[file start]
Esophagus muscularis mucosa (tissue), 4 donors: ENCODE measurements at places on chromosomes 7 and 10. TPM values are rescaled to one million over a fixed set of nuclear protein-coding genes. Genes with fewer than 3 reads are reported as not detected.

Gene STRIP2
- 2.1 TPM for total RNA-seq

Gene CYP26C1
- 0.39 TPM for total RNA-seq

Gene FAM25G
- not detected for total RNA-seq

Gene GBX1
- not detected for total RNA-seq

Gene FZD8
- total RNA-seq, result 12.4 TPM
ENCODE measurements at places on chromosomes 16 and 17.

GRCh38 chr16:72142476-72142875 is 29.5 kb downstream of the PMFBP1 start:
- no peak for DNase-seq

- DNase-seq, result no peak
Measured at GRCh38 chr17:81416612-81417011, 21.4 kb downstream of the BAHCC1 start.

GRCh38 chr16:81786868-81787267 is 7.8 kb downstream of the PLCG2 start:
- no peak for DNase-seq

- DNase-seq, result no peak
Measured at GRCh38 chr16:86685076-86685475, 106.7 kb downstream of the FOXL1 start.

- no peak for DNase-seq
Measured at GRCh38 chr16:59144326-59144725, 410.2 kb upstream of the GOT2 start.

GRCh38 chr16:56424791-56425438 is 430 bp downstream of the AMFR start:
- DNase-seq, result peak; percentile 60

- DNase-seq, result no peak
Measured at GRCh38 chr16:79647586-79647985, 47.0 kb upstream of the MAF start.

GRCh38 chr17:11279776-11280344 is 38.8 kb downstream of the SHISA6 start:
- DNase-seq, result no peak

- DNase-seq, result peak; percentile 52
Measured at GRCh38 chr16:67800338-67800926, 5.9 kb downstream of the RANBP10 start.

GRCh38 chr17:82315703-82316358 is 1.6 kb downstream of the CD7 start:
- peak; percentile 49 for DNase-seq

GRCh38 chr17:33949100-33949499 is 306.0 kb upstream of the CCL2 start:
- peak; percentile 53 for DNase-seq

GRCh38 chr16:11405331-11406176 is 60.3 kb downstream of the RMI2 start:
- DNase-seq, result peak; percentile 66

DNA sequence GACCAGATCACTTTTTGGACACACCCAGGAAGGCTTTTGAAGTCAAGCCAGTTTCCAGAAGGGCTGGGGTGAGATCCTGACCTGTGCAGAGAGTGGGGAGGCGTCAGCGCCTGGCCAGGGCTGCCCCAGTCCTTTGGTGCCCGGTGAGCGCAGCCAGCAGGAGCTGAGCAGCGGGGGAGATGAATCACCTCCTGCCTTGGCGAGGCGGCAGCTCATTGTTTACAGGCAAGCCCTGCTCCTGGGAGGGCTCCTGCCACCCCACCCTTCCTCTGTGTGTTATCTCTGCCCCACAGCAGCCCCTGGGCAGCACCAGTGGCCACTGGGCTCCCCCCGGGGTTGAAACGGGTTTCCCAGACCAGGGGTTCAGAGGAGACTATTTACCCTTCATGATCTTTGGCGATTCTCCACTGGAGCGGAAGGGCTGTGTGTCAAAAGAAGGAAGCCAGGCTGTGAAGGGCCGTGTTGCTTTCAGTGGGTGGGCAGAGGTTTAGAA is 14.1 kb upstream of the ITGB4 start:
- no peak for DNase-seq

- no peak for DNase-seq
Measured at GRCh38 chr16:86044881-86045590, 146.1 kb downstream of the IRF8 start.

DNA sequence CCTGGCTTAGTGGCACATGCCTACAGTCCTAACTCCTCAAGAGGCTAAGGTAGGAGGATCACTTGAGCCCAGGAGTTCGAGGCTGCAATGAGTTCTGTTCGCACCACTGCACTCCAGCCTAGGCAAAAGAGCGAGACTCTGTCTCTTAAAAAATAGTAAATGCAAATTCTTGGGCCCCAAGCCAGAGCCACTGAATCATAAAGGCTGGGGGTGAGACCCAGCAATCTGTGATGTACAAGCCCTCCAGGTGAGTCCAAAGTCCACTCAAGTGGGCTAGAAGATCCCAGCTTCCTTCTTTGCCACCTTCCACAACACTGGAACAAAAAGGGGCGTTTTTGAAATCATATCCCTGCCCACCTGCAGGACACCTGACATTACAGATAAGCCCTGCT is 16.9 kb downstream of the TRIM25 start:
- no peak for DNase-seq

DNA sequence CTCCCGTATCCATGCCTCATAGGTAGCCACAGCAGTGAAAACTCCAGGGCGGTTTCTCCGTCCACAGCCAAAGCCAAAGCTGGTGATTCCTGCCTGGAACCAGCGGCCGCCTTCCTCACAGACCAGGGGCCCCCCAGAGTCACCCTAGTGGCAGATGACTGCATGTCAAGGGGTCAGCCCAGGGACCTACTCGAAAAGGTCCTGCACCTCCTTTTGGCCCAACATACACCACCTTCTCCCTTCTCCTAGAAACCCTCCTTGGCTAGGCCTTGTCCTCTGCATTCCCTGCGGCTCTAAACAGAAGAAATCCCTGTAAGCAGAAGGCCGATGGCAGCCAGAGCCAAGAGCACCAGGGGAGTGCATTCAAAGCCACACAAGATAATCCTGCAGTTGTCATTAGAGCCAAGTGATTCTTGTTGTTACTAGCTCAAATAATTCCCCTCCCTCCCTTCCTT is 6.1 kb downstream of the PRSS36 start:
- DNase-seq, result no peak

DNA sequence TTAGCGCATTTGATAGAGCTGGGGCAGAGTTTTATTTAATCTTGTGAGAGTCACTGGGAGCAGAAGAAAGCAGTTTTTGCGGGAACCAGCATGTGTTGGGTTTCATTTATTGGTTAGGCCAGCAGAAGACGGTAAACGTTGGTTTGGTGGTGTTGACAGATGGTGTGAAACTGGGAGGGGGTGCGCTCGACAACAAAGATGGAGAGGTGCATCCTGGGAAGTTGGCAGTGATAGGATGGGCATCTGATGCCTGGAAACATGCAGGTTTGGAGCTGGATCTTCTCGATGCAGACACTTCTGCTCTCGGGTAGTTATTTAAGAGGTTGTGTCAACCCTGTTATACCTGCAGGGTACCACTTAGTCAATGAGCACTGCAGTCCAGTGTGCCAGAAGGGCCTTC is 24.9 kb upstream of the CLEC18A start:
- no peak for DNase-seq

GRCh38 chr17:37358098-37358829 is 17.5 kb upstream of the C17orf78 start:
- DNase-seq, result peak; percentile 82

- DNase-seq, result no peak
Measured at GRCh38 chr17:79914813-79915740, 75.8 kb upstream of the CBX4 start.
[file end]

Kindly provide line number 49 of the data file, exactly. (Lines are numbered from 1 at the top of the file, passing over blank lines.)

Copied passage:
- DNase-seq, result no peak